"Diane Young", "Don’t Lie" and "Hannah Hunt" are an amazing trio of songs and made me seethingly jealous of the litany of Koenig’s failed romances. If only I could live in New York and be really bad at communicating with women and also be really good at singing and make puns about my faith. Is that so much to ask for? Jokes aside, to this day, this album is genuinely one of my favorites of all time and I cannot recommend it more. 

On a side note, if you haven’t seen Neo Yokio, Ezra Koenig’s New York based anime series, you have to. It changed me and god dammit, it will change you if you give it the chance. 




Part 2: 17-19, "Taste"

Age 17: This is Happening - LCD Soundsystem

So remember how I said I started reading Pitchfork? I may or may not have treated it as something of a Bible in this particular year. I also remember I purchased industrial amounts of flannels and skinny jeans and refused to be seen in public without a trademark beanie. It was at this point that I discovered the words “dude” and “man” could be added onto the end of ANY sentence to convey just how laid back I was; it was a pretty huge development for a private school boy in rural England. 

LCD Soundsystem’s semi-arbitrary status as Pitchfork Royalty doesn’t exactly help me with any of the above, but This is Happening has aged very well indeed. Continuing the theme of idealising loneliness in New York City, James Murphy’s heart–wrenching tales of a desperation to be loved set to the backing of undeniably groovy synth lines was a juxtaposition that blew my mind. “Dnce Yrself Clean” is the consummate indie banger and “I Can Change” has some of the straight–up saddest lyrics I have ever heard. Thank God Murphy turned down Seinfeld for this. 

Age 18: Mothership Connection - Parliament 

My father had always been extremely into Motown (I cite pitch–perfect renditions of "Baby Love" and "Rescue Me" on countless car rides) and George Clinton’s Parliament–Funkadelic projects became a logical progression from Motown. Coupled with my past obsession with RHCP, the funky basslines and psychedelic guitar mixed with the enormous horn and vocal sections was perfect. 

“Do not adjust your radio…” declares George Clinton as the album opens to the eponymous “P–Funk” and sets a brilliant tone for what is a delightfully silly, wonderfully arranged and all—around brilliant record. The entire thing is an excellent romp from start to finish, following "Dr Funkenstein’s" vaguely coherent journey through the stars—a rarity amongst Parliament records, where you can almost hear the drugs. “Give up the Funk” is clearly a classic, but the real highlights on this album are “Night of the Thumpasaurus Peoples” and “Unfunky UFO”. The bassline on the former is one of the all time best and the brass accents on "UFO" are absolutely crazy.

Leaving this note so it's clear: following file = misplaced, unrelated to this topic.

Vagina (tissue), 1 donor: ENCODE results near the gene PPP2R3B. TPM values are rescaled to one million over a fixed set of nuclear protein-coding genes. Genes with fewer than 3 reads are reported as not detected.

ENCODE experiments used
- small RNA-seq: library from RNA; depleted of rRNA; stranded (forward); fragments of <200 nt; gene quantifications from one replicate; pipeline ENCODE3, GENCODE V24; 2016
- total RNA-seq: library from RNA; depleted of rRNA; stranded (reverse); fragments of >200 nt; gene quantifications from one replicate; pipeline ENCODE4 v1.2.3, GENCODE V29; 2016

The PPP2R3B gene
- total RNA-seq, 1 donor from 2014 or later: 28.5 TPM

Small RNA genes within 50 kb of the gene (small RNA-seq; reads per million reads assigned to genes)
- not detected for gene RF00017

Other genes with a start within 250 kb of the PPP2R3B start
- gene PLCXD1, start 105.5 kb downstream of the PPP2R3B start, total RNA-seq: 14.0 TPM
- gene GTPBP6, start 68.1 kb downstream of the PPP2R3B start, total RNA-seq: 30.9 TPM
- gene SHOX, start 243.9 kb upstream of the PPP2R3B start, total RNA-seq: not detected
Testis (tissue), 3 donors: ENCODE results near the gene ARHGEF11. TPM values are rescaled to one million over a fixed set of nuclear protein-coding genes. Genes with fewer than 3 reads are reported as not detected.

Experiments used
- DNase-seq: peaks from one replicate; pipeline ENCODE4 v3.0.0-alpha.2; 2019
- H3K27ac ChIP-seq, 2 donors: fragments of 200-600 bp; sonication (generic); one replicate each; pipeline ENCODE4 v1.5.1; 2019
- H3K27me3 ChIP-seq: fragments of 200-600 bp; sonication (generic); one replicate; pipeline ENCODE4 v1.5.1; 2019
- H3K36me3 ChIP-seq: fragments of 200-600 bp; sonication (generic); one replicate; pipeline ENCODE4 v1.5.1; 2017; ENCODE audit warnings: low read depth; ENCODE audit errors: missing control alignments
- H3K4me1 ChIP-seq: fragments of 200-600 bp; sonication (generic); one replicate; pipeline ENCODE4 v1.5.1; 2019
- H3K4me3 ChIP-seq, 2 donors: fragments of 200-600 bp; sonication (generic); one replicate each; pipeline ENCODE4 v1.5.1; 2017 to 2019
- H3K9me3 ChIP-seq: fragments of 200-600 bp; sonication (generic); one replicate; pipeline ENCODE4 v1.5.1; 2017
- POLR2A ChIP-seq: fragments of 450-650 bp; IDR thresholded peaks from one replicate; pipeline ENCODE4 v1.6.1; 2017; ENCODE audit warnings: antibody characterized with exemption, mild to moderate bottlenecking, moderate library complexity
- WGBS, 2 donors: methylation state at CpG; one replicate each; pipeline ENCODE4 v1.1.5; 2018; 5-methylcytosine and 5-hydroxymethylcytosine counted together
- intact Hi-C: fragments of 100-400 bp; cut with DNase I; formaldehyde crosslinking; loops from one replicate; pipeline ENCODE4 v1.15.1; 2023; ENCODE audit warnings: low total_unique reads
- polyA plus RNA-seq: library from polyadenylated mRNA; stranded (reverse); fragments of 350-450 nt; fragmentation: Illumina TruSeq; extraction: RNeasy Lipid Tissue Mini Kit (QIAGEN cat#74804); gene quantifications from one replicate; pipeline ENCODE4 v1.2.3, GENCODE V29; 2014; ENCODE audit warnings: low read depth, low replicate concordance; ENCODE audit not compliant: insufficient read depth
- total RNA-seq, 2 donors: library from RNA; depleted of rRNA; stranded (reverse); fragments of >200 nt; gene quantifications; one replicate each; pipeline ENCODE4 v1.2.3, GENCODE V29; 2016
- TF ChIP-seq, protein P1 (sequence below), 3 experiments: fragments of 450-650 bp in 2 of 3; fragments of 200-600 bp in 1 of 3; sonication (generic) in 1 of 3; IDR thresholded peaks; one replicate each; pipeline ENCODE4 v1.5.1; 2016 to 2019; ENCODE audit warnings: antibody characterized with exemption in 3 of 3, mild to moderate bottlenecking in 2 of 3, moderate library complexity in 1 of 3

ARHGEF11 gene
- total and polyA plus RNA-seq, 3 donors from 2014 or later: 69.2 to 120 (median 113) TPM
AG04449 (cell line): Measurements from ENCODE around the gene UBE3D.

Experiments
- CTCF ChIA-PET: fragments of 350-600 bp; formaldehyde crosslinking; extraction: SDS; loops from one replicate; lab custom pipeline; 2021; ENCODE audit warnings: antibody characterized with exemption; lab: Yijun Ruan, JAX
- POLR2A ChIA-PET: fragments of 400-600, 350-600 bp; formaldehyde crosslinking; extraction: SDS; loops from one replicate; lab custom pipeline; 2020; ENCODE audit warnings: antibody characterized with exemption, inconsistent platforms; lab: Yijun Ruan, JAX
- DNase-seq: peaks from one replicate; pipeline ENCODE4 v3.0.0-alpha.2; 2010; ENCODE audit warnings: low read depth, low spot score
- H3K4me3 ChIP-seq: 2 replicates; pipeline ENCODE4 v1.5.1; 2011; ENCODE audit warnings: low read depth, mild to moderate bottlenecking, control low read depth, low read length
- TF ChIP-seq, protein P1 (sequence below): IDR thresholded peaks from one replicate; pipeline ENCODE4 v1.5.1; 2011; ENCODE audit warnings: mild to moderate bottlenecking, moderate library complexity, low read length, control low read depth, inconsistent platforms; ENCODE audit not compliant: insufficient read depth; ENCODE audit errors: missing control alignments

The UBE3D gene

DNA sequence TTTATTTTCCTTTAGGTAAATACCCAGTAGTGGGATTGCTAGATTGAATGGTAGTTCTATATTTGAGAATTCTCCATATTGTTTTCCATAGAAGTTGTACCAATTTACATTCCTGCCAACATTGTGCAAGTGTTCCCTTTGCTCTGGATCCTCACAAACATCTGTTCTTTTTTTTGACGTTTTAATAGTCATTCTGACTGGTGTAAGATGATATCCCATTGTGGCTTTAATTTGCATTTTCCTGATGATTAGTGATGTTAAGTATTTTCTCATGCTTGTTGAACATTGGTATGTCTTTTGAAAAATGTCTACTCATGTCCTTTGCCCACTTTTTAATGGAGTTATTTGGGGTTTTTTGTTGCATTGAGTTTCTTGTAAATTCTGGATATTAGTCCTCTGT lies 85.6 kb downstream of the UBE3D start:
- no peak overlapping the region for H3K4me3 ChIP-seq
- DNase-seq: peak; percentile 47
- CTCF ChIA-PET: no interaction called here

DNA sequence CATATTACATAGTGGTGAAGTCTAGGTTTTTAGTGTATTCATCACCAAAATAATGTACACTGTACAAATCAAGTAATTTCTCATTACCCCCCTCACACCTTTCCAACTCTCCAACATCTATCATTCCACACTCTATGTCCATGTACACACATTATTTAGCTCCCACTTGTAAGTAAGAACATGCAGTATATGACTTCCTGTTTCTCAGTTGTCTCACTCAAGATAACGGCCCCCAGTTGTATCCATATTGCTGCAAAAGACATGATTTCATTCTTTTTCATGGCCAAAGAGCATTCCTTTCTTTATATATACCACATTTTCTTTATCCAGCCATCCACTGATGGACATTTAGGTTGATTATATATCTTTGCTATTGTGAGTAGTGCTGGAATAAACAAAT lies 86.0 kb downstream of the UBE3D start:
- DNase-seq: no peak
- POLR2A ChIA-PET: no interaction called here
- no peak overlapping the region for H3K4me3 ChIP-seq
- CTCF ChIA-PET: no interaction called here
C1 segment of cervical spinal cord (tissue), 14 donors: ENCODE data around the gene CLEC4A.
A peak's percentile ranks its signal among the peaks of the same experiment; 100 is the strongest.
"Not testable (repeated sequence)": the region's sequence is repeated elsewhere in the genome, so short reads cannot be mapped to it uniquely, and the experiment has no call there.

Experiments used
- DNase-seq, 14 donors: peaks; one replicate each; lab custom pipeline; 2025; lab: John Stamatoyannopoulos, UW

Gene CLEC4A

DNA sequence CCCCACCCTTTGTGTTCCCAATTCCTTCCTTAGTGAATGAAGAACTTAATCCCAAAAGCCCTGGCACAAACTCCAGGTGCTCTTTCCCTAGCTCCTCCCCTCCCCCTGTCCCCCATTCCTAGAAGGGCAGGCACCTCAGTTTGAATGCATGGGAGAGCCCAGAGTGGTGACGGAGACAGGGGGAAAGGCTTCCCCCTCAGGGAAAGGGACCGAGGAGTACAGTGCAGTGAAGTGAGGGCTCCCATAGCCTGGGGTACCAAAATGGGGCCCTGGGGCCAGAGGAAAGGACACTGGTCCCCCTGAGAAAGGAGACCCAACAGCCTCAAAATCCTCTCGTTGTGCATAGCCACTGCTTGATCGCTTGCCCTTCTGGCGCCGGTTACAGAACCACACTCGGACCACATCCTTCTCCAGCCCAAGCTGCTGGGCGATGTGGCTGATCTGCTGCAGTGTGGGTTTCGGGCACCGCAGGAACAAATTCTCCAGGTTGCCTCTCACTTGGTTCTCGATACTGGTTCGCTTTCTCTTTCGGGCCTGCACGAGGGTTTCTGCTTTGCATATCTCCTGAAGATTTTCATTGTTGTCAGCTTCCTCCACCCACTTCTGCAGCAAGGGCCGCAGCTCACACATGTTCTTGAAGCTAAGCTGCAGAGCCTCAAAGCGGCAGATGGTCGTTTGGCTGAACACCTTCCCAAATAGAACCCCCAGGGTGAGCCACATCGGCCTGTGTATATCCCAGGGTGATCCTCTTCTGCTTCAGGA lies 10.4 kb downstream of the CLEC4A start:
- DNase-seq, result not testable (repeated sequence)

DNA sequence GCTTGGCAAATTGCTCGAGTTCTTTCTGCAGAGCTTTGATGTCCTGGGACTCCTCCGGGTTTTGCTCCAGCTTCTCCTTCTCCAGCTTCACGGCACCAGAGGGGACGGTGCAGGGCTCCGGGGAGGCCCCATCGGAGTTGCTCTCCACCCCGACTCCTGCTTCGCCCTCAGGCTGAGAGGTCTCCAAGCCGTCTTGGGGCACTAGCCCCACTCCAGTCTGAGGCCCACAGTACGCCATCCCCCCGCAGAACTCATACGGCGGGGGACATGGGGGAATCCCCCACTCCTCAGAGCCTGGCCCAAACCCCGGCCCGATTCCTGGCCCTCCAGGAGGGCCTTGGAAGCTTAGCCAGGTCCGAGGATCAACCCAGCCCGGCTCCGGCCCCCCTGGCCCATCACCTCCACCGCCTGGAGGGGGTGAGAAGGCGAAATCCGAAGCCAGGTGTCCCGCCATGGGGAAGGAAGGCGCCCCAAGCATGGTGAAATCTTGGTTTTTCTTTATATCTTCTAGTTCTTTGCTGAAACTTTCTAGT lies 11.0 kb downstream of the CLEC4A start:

To this day, I adore this album, but I cannot deny the satisfaction it brought me that, in my social group, this was my area of expertise. It felt embarrassingly good to be able to chastise hip–hop lovers that they had not heard of the man who has had an undeniable influence on rap music. 

Age 19: Strange Mercy - St Vincent 

Step aside, Hayley.

Finally! I had discovered a female artist I could crush on who was musically innovative and acceptably cool to like in public. Not too obscure to be dismissed outright, but also not quite poppy enough so as to look original, St Vincent found me at the right time. As if she wasn’t perfect enough, a week after listening to this album I discovered she was a recurring guest star on Portlandia (shocker! That’s my favorite show). 

I think the start of this album is phenomenal. Right from the initial track “Chloe in the Afternoon”, I got a sense of exactly what St Vincent was about, as her haunting synths are cut short by her distinctive, crunchy guitar sound. This leads directly into the short, sweet and danceable “Cruel”, only for Annie (the woman behind the pseudonym) to bring us right back down to earth with the incredibly disturbing “Cheerleader” and “Surgeon”, highly detailed songs about victimhood, sometimes intentional. My personal favorite track is “Dilettante”, where St Vincent directly propositions a prophet: “Oh Elijah, don’t make me wait.The sexuality present throughout this album oscillates between the passionately obsessive and the disturbingly clinical, something I found particularly compelling in the context of a lonely gap year at home and my complicated on/off relationship with Tinder. I shall say no more. 

Liking this album felt and still feels mature. It synthesizes much of what I love about music in a coherent way; this album makes you want to dance, pick up a guitar, despair and fall in love all the same time.